From the previous analysis, which is based on official data, it was found that the best term was the third, which amounted to only one year.
5.2. INDIRECT TAXES AND INFLATION IN EGYPT
A government can satisfy its budget deficit either by printing money or by levying taxes. It is known that if the government chooses to depend on indirect taxes, the cost of that is inflation. (Poterba & Rotemberg, 1988) There is researchs stating that direct taxes also have an inflationary effect, but this may be a matter of great disagreement among scholars. (Pitchford & Turnovsky, 1976) But direct taxes are outside the scope of this research. It is agreed that indirect taxes have an inflationary effect. The Egyptian government chose to depend on indirect taxes; the following table shows the inflation and indirect taxes data in Egypt during the study period. Where the price index was calculated by researcher considering the fiscal year 2008/2009 as the base year.
Table (2): Inflation and Indirect Taxes in Egypt (2010-2020)
N | End of June | Inflation Rate | CPI | IT (BILLION L.E) |
1 | 2010 | 10.70% | 110.70 | 70.132 |
2 | 2011 | 11.80% | 123.76 | 78.298 |
3 | 2012 | 7.30% | 132.80 | 87.158 |
4 | 2013 | 9.80% | 145.81 | 96.564 |
5 | 2014 | 8.20% | 157.77 | 94.674 |
6 | 2015 | 11.40% | 175.75 | 127.399 |
7 | 2016 | 14.00% | 200.36 | 148.139 |
8 | 2017 | 29.80% | 260.07 | 217.726 |
9 | 2018 | 14.40% | 297.52 | 299.418 |
10 | 2019 | 9.40% | 325.48 | 350.989 |
11 | 2020 | 5.60% | 343.71 | 326.585 |
Source: (Economic Research, Annual Report, 2021)
For further clarification, we can graphically represent each of the consumer price index (CPI) and indirect taxes in Egypt in the following figure.
Figure (2): CPI and Indirect Taxes in Egypt (2010-2020)
Figure (2) shows that, both the indirect tax revenue and the consumer price index have taken an upward trend, which indicates a strong positive correlation between them.
The relationship between the two variables has been tested considering that indirect taxes are the independent variable and the consumer price index is the dependent variable, using equation No. 1 referred to in the introduction of this research. The results of SPSS application outputs are shown in the Appendix No.1.
From the SPSS results, we find that, there is a strong positive significant correlation between the IT and CPI, with a value of 98.7%. And from the value of adjusted R^{2}, we find that the change in indirect taxes as an independent variable explains 97.2% of the change in the consumer price index as a dependent variable. From the value of β_{0} and β_{1,} this relationship can be expressed by the following estimated equation:
CPI = 71.273 + 0.785 IT
This means that if indirect taxes are equal to zero, the CPI will be equal to 71.273, which is the value of the constant item in the equation. This equation also tells us that every one unit change in indirect taxes leads to a less change in the consumer price index, with value of 0.785, which is the marginal slope of this linear equation.
From the previous analysis, we find that the statistical results support the hypothesis of a positive and significant effect, as indirect taxes lead to a rise in the consumer price index.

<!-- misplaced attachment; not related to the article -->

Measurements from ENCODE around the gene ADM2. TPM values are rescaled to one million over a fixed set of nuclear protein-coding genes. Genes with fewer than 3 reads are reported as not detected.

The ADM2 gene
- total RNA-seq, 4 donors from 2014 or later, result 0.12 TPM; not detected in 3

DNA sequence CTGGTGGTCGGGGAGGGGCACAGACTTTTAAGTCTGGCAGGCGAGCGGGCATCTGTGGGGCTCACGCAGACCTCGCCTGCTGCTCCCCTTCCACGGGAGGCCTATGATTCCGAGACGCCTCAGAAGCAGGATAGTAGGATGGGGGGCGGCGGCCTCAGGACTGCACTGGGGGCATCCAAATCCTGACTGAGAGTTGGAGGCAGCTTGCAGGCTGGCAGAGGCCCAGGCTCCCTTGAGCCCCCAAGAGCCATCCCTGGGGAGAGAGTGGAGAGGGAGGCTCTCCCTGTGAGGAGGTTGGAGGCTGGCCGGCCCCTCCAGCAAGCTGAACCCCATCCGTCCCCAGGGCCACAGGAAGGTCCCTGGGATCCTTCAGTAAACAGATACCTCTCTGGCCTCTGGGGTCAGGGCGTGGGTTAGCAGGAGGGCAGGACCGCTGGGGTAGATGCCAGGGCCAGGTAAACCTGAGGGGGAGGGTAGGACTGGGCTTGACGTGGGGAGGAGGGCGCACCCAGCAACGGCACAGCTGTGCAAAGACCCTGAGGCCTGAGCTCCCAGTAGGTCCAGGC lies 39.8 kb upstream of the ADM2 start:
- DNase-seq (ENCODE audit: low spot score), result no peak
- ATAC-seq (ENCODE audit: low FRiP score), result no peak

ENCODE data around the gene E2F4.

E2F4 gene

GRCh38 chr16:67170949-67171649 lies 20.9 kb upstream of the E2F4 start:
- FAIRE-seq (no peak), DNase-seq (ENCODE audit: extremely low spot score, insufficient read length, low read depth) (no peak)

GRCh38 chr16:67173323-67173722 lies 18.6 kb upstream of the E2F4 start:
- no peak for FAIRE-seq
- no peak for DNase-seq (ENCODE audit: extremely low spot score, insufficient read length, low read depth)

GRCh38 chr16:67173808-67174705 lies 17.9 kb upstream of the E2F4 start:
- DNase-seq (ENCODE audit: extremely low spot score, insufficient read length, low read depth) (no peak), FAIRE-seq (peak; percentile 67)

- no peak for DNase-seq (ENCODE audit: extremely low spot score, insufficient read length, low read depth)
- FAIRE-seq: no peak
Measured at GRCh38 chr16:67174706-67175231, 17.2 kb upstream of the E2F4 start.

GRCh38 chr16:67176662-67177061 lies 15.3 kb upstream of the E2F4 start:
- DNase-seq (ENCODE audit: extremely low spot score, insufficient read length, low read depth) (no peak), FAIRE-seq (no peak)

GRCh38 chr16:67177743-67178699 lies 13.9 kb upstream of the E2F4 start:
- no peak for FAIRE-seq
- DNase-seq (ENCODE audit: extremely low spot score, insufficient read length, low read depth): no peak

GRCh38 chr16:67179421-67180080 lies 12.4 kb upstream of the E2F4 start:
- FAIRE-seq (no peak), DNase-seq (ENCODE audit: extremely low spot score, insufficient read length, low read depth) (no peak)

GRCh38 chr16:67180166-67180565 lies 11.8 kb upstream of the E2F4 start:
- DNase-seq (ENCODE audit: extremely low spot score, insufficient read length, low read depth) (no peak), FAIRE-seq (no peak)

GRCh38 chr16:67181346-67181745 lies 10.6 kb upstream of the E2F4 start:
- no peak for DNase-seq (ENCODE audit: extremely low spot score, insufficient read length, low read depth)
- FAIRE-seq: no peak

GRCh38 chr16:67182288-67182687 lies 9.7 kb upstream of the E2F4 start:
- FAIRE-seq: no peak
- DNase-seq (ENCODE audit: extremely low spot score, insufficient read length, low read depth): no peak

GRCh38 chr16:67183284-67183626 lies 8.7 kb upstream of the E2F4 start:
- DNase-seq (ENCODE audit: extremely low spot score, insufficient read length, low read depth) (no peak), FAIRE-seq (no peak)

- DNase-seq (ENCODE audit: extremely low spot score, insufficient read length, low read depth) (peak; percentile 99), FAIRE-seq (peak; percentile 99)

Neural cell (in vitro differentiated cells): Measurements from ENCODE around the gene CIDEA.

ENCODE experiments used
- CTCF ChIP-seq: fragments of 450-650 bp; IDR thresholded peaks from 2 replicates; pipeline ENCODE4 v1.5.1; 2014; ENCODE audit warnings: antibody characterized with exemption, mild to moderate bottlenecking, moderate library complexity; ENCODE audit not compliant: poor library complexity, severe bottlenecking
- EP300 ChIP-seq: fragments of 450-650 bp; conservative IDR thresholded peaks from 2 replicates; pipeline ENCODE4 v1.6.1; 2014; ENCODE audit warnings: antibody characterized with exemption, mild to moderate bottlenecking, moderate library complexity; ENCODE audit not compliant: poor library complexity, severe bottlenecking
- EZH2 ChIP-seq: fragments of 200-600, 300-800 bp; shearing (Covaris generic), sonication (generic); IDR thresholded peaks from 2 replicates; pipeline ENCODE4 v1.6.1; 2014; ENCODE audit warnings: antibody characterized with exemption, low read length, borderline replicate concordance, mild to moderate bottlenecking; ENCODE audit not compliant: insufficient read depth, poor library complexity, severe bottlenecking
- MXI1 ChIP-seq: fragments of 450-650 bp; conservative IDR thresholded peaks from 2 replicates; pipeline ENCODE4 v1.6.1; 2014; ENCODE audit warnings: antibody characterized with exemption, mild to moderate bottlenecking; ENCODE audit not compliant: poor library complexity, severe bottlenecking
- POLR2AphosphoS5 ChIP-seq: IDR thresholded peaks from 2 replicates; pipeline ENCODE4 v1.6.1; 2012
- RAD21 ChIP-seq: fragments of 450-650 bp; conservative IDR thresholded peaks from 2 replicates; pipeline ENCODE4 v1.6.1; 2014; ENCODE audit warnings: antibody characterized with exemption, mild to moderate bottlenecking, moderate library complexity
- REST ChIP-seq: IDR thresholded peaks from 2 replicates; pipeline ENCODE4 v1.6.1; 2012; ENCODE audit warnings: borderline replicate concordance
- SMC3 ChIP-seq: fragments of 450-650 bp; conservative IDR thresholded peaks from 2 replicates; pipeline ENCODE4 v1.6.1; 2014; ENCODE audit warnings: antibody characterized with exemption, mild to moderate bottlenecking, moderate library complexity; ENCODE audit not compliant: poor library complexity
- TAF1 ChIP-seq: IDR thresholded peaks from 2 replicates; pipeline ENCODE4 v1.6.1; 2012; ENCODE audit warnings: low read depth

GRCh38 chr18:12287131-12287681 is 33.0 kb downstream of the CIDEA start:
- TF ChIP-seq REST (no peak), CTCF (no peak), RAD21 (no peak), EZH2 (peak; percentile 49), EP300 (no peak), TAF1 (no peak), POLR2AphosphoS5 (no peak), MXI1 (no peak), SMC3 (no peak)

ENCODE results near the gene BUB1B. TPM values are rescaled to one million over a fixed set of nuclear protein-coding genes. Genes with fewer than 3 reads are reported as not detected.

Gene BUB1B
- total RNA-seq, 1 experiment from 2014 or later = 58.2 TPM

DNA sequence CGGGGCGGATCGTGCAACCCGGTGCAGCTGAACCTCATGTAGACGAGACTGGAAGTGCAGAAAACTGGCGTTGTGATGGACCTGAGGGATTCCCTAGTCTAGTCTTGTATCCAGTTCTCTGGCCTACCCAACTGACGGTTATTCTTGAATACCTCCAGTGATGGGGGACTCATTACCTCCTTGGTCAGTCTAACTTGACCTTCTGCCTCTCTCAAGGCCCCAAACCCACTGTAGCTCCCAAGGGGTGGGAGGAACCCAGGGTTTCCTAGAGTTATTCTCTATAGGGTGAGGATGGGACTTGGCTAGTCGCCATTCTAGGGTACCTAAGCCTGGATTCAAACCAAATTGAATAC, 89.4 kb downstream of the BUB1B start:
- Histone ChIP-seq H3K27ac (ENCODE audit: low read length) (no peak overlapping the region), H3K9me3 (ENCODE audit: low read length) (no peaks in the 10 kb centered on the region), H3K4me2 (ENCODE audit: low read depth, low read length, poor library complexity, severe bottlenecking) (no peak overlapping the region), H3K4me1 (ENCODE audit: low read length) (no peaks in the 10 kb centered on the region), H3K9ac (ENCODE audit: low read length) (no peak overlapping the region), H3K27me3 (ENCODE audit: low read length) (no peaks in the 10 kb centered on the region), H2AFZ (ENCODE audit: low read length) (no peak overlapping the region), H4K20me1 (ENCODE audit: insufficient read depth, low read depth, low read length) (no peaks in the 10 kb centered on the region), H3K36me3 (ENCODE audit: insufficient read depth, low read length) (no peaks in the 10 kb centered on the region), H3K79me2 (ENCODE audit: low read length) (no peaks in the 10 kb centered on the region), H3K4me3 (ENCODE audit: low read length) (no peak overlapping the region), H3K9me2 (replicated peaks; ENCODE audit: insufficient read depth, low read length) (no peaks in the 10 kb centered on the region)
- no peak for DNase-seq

In comparison with previous periods, Al-Isawy’s study showed that the inflation rate ranged on average around 10% from 1975 to 1981, while it rose to revolve around an average of 15% during the period from 1982 to 1996, and then took a downward trend after that, which was only interrupted by the rise that occurred in 2004 Following the floatation of the Egyptian pound in 2003. (Al-Isawy, 2007)
5.3. INFLATION AND BUDGET DEFICIT IN EGYPT
The deterioration of the purchasing power of money pushes public spending to increase, as the cost of purchasing goods and services that the government needs to perform its traditional functions increases. Also, with the intensification of inflationary pressures, the government is often forced to decide a cost-of-living allowance in the salaries of government employees. In addition, commodity support allocations increase, and the cost of public investments increases. Therefore, inflation is one of the causes of the public budget deficit. Although inflation may lead to an increase in incomes, sales, profits and interests, who may lead to an increase in, tax revenues, but if we calculate the real value of those, tax revenues, we will find that it decreased. (Tanzi, 1978) We must not forget the problem of fiscal lag, as there is an interval between the increase in prices and the increase in incomes, and the increase in tax revenues. (Olivera, 1979) Therefore, inflation will lead to an increase in the public budget deficit. The following table shows the budget deficit and inflation data represented by the consumer price index during the study period.
Table (4): CPI and Budget Deficit in Egypt (2010-2020)
N | End of June | Budget Deficit (Billion L.E) |
CPI |
1 | 2010 | 98.038 | 110.70 |
2 | 2011 | 134.46 | 123.76 |
3 | 2012 | 166.705 | 132.80 |
4 | 2013 | 239.719 | 145.81 |
5 | 2014 | 255.439 | 157.77 |
6 | 2015 | 279.43 | 175.75 |
7 | 2016 | 339.495 | 200.36 |
8 | 2017 | 379.59 | 260.07 |
9 | 2018 | 432.697 | 297.52 |
10 | 2019 | 429.951 | 325.48 |
11 | 2020 | 462.775 | 343.71 |
Source: (Economic Research, Annual Report, 2021)